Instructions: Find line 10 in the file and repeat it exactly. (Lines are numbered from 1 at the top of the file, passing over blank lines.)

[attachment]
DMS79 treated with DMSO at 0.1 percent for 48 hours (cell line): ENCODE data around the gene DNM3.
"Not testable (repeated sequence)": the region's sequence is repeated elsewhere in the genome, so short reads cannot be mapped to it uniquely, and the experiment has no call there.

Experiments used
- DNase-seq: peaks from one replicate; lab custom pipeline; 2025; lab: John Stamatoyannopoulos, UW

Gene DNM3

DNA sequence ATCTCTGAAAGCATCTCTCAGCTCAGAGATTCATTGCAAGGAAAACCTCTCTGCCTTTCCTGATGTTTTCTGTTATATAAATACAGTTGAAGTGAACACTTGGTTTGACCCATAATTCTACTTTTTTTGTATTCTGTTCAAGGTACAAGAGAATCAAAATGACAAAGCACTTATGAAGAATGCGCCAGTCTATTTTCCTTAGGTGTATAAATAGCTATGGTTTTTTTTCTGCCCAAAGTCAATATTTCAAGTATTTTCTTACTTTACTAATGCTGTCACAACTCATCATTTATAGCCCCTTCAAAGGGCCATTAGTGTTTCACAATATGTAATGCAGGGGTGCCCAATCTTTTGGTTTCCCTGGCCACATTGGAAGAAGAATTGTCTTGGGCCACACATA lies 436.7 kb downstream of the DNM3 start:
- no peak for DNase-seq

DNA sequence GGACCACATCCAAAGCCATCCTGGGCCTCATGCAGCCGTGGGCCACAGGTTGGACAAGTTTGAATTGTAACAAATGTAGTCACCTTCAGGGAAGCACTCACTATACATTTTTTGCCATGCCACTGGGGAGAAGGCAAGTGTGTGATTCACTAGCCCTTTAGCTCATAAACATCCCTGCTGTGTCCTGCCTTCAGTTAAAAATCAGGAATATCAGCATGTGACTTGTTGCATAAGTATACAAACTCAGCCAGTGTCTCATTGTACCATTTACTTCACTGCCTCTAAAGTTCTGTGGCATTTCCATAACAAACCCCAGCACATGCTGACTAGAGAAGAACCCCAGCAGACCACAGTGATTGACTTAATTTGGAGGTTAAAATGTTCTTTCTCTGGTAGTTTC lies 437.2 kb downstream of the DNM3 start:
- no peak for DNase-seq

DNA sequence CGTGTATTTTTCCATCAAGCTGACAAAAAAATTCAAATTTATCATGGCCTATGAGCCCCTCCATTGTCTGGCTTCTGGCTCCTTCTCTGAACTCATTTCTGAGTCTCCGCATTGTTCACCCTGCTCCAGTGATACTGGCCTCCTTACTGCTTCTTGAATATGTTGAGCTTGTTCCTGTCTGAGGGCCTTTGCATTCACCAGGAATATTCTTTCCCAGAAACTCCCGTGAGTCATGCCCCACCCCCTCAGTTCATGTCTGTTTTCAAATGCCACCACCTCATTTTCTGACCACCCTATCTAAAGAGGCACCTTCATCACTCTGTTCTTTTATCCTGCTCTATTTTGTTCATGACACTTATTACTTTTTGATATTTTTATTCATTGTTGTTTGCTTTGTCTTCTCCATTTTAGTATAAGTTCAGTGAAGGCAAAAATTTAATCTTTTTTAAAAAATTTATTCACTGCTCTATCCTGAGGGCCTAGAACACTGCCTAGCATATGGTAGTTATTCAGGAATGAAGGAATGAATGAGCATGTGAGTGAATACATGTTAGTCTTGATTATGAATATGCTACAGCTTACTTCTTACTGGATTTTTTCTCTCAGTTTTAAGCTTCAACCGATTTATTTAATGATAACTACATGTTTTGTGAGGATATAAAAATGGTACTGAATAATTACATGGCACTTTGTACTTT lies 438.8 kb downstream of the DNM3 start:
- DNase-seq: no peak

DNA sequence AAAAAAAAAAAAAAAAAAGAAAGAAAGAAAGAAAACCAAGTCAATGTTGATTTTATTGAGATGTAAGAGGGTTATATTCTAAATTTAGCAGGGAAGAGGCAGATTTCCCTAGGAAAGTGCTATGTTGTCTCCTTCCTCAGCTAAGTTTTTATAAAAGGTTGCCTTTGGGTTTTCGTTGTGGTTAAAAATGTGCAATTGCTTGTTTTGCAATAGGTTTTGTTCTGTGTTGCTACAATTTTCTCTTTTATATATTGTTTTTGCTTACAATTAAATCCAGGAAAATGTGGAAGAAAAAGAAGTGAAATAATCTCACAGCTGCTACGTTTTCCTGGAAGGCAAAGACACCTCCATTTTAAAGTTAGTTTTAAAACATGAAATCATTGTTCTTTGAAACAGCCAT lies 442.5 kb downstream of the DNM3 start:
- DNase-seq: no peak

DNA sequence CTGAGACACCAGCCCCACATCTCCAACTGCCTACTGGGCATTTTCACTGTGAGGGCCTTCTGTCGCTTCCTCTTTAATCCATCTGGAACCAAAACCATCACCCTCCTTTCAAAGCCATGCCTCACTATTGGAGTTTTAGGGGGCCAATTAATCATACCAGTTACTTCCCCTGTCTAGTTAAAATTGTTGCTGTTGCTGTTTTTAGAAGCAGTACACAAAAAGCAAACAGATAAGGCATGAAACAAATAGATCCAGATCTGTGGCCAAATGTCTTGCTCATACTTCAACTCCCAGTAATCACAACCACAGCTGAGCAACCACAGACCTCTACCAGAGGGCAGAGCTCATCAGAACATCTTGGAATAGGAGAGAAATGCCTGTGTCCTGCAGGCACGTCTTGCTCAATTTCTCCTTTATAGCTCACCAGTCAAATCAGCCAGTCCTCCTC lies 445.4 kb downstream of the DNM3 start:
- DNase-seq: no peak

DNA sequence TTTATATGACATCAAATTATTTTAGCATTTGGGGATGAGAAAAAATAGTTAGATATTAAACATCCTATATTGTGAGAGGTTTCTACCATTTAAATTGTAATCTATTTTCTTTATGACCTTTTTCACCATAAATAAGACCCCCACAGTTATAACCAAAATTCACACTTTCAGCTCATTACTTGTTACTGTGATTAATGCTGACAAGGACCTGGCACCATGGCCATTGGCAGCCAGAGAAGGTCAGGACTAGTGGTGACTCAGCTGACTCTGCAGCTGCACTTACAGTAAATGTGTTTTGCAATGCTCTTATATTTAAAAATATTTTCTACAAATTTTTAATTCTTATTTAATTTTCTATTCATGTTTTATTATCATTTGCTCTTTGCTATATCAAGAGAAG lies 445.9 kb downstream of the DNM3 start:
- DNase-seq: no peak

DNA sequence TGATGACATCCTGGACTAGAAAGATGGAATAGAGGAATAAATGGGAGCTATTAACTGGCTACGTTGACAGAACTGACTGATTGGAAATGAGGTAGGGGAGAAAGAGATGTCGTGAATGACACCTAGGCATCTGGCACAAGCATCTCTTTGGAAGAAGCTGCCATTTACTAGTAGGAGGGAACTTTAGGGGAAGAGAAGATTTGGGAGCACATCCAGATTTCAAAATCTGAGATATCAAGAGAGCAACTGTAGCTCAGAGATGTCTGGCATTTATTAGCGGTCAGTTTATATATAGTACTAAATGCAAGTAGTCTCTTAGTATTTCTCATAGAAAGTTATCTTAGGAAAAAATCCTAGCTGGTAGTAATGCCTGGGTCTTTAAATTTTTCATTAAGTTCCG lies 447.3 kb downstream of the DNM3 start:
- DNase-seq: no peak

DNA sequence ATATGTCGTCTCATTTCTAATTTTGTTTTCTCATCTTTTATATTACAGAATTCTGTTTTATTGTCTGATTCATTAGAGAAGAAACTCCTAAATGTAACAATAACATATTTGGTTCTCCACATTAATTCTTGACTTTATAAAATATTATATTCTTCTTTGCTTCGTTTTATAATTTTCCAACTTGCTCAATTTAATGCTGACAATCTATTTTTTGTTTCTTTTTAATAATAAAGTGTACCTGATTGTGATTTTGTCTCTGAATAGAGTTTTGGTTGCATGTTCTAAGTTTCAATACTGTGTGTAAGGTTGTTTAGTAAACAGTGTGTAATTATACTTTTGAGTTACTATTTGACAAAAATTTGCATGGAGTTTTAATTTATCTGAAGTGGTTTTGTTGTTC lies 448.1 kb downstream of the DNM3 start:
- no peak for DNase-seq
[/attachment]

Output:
DNA sequence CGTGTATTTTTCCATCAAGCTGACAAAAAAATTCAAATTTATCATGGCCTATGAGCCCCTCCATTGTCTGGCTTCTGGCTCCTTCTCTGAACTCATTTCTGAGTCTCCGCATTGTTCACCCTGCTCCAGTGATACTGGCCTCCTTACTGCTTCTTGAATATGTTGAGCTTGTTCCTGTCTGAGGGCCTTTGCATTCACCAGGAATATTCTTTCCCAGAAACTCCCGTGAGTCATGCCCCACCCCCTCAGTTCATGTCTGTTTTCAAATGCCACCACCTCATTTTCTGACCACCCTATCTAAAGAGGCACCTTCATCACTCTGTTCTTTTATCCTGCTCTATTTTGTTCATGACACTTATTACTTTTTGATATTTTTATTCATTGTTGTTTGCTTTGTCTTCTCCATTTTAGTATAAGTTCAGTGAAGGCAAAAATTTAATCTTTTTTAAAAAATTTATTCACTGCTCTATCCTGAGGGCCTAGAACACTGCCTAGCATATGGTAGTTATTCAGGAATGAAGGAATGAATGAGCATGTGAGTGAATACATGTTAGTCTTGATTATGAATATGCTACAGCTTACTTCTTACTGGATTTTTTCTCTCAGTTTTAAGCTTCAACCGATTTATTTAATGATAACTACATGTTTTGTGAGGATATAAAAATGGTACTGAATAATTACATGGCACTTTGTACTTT lies 438.8 kb downstream of the DNM3 start: